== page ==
Jim Wallace is on a mission from God to bring more religion into politics. And until recently, he and his disciples were doing a pretty good job.
With a budget of $2 million, 15,000 members and a cluster of politicians keen to keep them sweet, the Australian Christian Lobby is one of Christ’s loudest voices in Canberra.
Or at least it was until Wallace went rogue last month comparing the health risks of the gay lifestyle with smoking. Those comments prompted Prime Minister Julia Gillard to publicly admonish Wallace and cancel an engagement to speak at their national conference (she’s since been replaced by former attorney-general Robert McClelland).
Still, even that setback isn’t likely to stop the former special forces brigadier from attempting his pincer movement of purity on all levels of government. As well as gay marriage (an ACL speciality), the group holds court on everything from euthanasia to R-rated computer games to pr-stitution.
“We’re trying to bring Christian principles into government,” Wallace tells The Power Index in a phone interview conducted just days before making the smoking claim in a debate on marriage equality. “To present the reality of the Christians constituency as one which is identifiable, big, and which votes on its values.”
Despite recent missteps, the ACL has been astoundingly effective at bending the ear of those with power. The group regularly sets up meetings with politicians, while barely a Sabbath passes where ACL operatives are not quoted by the press.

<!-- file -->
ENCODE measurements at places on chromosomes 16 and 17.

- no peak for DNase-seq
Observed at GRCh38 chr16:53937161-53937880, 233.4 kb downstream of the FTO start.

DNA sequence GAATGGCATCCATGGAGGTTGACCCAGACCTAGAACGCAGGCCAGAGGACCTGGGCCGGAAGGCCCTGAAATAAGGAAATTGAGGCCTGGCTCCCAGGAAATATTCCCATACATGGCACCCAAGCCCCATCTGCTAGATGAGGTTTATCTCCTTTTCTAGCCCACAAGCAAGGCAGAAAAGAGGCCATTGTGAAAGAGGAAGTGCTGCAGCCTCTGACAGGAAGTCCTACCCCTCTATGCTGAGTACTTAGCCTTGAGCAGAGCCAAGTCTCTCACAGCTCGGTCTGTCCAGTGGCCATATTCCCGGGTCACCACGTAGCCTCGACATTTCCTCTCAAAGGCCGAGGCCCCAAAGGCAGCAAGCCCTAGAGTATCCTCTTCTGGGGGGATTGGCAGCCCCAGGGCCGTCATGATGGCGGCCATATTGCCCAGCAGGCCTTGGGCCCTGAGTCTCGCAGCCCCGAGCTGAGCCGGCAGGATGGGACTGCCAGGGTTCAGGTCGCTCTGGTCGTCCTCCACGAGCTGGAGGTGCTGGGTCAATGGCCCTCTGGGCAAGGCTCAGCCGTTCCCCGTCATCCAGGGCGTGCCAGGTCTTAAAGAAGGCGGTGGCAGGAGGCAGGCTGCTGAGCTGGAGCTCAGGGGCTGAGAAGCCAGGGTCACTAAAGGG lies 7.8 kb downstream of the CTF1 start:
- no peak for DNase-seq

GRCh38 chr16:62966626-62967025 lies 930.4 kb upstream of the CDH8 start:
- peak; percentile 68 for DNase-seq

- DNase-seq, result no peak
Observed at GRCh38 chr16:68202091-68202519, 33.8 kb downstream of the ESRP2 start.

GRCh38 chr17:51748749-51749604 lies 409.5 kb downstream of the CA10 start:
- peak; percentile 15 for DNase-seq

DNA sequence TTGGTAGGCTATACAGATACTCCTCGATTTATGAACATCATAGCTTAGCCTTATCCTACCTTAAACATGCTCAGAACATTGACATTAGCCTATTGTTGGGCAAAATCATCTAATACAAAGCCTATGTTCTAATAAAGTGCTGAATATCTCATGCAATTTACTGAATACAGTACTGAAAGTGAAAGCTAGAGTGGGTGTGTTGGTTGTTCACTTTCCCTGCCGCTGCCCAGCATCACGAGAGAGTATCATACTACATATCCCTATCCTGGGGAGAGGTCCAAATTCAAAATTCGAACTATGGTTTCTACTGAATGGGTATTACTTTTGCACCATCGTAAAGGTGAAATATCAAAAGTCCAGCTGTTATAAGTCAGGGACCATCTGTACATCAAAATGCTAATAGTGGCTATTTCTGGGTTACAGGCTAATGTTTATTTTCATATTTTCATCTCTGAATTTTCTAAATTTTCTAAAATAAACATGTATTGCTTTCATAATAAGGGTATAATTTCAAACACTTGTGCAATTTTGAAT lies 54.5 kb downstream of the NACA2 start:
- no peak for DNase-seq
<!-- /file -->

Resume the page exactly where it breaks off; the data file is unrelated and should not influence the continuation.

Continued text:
Wallace rates the media as a key tool in his crusade: “We realise to influence this debate; it’s conducted in the media so we think it’s a necessarily professional skill for us to be able to respond in media times.”
It’s not completely clear why the ACL commands such attention. Despite touching on the word “constituency” multiple times in our interview, Wallace does not have any congregation or parishioners to speak of. This has prompted criticism from some quarters that the ACL has a voice, but speaks for no one. Still, people such as Sydney Anglican Archbishop Peter Jensen praise their work.
“Jim provides an opportunity for churches to express their view in a united way,” says Jensen. “He doesn’t force you to do it. But from time to time it is useful, instead of fifty people speaking, for people to unite and speak.”
Wallace says the ACL doesn’t want to be a peak body for the Church. He also believes dissenting voices among Christians are exaggerated and that the ACL speaks for the majority.
“A lot of publicity is given to liberal views,” he says. “[But] there are not many churches that are full on Sunday from those views.”
Perhaps the ACL’s influence comes from the sense that going through Wallace is an easy way to get to Australia’s 13.2 million Christians. Former deputy prime minister John Anderson admitted as much in an endorsement video hosted on the ACL website: “Politicians and decision makers want to know clearly and succinctly what the Christian view of an issue might be. The ACL provides that voice.”
Party leaders on both sides seem to agree, particularly when it comes time to vote. Of the past four federal and state elections, only former Queensland premier Anna Bligh declined to speak to an event hosted by the group.